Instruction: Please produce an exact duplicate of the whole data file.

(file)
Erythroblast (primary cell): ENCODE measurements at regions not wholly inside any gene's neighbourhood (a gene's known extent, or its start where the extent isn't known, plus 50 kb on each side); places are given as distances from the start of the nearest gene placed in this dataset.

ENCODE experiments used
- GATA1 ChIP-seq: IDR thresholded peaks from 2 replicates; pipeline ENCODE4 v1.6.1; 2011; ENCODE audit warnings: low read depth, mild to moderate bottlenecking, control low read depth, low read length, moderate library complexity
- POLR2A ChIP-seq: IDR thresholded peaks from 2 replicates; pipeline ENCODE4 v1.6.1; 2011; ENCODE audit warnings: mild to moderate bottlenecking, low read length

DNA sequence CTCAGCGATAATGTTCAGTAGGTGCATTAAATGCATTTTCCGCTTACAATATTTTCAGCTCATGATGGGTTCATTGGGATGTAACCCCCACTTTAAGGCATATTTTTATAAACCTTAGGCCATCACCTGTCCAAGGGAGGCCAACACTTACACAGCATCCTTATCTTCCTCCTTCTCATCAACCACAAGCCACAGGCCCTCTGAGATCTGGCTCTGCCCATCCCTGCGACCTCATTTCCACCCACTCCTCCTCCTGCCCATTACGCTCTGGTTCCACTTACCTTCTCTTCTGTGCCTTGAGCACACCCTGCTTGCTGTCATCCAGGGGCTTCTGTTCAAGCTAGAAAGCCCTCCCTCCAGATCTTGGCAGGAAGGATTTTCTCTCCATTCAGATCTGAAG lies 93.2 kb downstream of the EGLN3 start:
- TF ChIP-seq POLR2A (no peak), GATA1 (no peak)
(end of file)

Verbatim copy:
Erythroblast (primary cell): ENCODE measurements at regions not wholly inside any gene's neighbourhood (a gene's known extent, or its start where the extent isn't known, plus 50 kb on each side); places are given as distances from the start of the nearest gene placed in this dataset.

ENCODE experiments used
- GATA1 ChIP-seq: IDR thresholded peaks from 2 replicates; pipeline ENCODE4 v1.6.1; 2011; ENCODE audit warnings: low read depth, mild to moderate bottlenecking, control low read depth, low read length, moderate library complexity
- POLR2A ChIP-seq: IDR thresholded peaks from 2 replicates; pipeline ENCODE4 v1.6.1; 2011; ENCODE audit warnings: mild to moderate bottlenecking, low read length

DNA sequence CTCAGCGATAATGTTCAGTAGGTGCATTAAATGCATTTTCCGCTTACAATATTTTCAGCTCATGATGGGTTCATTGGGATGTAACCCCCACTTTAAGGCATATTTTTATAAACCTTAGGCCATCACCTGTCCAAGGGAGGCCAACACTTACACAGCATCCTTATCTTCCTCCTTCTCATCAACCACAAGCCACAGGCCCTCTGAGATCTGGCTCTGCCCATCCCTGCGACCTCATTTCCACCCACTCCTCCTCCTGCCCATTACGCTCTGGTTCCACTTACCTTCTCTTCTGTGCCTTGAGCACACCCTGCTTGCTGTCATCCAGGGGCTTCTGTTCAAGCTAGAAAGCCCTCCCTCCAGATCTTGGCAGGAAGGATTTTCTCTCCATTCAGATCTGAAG lies 93.2 kb downstream of the EGLN3 start:
- TF ChIP-seq POLR2A (no peak), GATA1 (no peak)